Teenage boys don’t think a lot about their emotions.
Teenage boys in books, however, should.
I just finished James Dashner’s The Maze Runner and now I’m on to the sequel, The Scorch Trials. Dashner helps the reader understand what the main character is going through by frequently describing an internal dialogue and set of emotions. The book is fast paced. It’s unlikely that any human person, let alone a teenage boy, would be able to recognize the emotional trauma that the characters in the book encounter. For the reader, however, these insights into the main character’s thoughts and feelings help us get emotionally involved in the story, too.
Dashner expressed in a Writer’s Digest interview that focusing on internal dialogue is intentional:
“Immerse your reader in the story with depth. Another thing I’ve worked hard to improve. In the beginning, I wrote my stories much in the way you’d tell a quick bedtime story. This happened, then this happened, then this happened, etc. I’ve learned patience. Give internal thoughts of the characters—show us what they’re thinking and feeling. Use the five senses when describing setting. Patiently develop scenes, building them to their climax or revelation. It’s a fine line—you don’t want your reader to get bored. But you also don’t want them to feel like you’re just rushing from one cool scene to the next.”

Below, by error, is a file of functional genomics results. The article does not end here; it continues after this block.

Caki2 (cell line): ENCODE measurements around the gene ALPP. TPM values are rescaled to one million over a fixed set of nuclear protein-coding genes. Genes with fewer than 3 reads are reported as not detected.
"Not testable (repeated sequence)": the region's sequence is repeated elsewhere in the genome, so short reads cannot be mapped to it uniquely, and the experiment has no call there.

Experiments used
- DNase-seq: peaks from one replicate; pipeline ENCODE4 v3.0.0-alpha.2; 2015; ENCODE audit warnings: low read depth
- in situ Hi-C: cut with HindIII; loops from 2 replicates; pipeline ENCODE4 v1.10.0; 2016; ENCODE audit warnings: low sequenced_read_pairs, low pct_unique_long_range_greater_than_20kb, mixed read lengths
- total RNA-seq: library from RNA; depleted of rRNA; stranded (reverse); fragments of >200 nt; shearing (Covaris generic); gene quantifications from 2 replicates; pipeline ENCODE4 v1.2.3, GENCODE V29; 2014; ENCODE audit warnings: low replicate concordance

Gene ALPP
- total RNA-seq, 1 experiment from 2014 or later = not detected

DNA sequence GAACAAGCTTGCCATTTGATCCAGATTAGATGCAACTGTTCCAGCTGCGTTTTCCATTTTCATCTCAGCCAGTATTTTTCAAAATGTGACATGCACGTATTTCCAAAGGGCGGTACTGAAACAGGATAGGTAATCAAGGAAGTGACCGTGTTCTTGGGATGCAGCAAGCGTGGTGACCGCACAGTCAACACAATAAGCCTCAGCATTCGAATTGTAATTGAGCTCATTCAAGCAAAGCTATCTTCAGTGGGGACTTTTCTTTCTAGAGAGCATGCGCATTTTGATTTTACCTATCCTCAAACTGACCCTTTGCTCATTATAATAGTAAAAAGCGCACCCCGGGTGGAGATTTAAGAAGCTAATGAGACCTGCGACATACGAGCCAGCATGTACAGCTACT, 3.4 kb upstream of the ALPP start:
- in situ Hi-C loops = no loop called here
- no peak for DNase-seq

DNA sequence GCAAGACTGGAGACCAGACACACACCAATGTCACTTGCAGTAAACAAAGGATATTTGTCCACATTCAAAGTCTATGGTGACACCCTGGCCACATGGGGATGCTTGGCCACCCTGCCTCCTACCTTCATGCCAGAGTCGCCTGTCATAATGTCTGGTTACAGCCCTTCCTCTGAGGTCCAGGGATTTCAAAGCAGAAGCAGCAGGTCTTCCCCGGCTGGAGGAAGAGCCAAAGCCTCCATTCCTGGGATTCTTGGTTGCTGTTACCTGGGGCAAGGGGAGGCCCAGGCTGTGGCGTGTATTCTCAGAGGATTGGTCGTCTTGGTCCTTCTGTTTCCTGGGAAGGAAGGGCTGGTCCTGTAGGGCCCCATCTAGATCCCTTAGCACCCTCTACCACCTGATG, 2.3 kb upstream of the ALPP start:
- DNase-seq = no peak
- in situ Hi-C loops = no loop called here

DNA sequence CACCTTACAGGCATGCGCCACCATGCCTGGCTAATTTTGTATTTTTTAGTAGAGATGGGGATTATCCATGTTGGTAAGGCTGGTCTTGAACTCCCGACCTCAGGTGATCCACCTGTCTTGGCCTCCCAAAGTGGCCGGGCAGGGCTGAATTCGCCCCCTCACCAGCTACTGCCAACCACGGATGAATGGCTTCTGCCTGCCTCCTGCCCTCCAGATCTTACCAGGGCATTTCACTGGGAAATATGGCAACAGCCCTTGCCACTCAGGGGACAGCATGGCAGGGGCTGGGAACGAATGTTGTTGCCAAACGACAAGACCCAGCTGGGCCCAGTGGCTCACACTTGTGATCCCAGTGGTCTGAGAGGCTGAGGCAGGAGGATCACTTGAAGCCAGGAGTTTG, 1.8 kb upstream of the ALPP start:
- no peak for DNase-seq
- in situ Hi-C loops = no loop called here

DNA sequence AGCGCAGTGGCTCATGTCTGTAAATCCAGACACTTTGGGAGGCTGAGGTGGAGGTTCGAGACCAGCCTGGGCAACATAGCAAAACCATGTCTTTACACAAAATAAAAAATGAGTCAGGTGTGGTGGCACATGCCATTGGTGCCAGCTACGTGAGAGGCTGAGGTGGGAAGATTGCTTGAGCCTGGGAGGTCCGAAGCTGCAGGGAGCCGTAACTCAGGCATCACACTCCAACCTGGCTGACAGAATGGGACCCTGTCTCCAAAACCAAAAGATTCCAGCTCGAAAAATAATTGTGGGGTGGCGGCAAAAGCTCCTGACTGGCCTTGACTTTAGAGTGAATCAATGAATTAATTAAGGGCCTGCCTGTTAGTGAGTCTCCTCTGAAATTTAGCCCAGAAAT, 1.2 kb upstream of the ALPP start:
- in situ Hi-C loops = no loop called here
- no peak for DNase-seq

To help the reader really place themselves in the scene, be patient. Describe the thoughts and feelings that a character is having even if the character themselves couldn’t realistically articulate what those emotions actually are.